Today while hosting the Hot Seat program on WDAY I interviewed North Dakota University System Chancellor Mark Hagerott.
Just the fact that Hagerott would agree to an interview with me is something of a sea change for the university system. Their typical position is to treat me, outside of their legally required responses to open records requests, as someone who simply doesn’t exist. I had to book Hagerott a month ahead of time for the interview – for what it’s worth, I can usually get a Senator or a Congressman or a state lawmaker on with about a day’s notice – but he came on and I feel like he was candid in answering my questions.
Heck, Hagerott even admitted that some people in the system office read the blog, which is a bit of an understatement. I can tell you that according to my site analytics, the North Dakota University System network is my third largest source of visitors (behind the State of North Dakota network and Midcontinent, for what it’s worth).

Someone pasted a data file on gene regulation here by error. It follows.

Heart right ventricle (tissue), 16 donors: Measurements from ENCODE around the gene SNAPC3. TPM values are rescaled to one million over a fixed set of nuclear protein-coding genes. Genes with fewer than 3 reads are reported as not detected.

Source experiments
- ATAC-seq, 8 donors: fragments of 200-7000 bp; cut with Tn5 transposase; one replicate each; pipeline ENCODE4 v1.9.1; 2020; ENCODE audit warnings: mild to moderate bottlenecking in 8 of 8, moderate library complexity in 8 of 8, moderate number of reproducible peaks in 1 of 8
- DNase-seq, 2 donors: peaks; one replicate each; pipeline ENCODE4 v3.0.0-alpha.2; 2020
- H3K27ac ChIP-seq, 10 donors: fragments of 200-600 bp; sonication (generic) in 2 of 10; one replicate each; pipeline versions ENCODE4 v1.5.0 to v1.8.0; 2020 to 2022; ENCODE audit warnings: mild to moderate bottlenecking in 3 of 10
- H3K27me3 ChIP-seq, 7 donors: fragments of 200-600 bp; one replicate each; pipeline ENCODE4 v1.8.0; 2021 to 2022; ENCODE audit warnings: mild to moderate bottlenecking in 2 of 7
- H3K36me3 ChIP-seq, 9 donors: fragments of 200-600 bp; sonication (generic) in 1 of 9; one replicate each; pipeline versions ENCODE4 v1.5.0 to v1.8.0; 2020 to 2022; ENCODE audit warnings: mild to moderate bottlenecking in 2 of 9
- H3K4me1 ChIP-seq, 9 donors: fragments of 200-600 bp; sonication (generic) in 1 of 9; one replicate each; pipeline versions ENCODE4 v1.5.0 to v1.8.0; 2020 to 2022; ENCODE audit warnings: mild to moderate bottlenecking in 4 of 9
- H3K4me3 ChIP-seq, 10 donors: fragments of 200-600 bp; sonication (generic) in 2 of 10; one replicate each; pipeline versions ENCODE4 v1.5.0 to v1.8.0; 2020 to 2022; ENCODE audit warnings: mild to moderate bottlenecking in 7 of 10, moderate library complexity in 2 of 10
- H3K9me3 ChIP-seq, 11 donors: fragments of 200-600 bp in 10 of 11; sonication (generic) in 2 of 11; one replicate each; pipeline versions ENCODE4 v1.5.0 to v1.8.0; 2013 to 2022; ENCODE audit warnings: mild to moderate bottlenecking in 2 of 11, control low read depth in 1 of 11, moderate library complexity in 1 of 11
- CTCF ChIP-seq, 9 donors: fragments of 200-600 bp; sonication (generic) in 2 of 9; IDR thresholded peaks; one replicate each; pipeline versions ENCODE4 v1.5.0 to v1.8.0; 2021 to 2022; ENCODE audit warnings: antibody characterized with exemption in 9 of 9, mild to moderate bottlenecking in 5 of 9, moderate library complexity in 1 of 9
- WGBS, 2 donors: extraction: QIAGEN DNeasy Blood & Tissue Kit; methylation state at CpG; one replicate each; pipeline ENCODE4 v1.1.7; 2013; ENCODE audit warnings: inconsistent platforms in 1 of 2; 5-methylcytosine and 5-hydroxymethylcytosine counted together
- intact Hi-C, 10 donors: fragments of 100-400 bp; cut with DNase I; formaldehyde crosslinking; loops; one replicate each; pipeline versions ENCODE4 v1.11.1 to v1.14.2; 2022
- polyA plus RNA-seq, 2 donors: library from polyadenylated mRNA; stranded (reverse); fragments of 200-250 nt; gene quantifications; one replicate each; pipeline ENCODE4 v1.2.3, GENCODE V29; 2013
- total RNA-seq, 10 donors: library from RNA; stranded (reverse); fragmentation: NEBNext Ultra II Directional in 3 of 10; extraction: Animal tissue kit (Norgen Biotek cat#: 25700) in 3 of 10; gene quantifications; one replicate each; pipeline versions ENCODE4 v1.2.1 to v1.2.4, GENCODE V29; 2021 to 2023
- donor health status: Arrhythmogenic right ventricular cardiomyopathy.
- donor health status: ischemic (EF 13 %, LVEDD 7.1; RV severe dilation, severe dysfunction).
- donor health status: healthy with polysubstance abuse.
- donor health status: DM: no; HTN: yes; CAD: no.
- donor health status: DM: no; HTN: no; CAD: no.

My questions for Hagerott, as you might guess, revolved around the lack of trust between lawmakers and the university system and the abysmal track record on open records/open meetings issues. Hagerott’s answers mostly relied on the fact that he’s only been chancellor for a couple of months.
The whole “I’m the new guy” thing is still a crutch for him, allowing him to avoid taking positions on sticky issues. Like, say, the fact that some lawmakers feel a certain university president deletes public records rather than turning them over.
It’s easy to understand Hagerott’s reticence. His predecessors who have tried to implement policy over the complaints of the university presidents – specifically former chancellors Robert Potts and Hamid Shirvani – were ultimately pushed out.
For now Hagerott can keep saying “I’m the new guy.” Eventually, though, he’s going to have to choose one of two paths. He can either pretend as though all is well, and end up nothing more than a rubber stamp for the university presidents as former chancellors Larry Skogen and Bill Goetz. Or he can admit that there are problems, and try to implement real change, and hope that his career doesn’t follow the same course as Potts and Shirvani.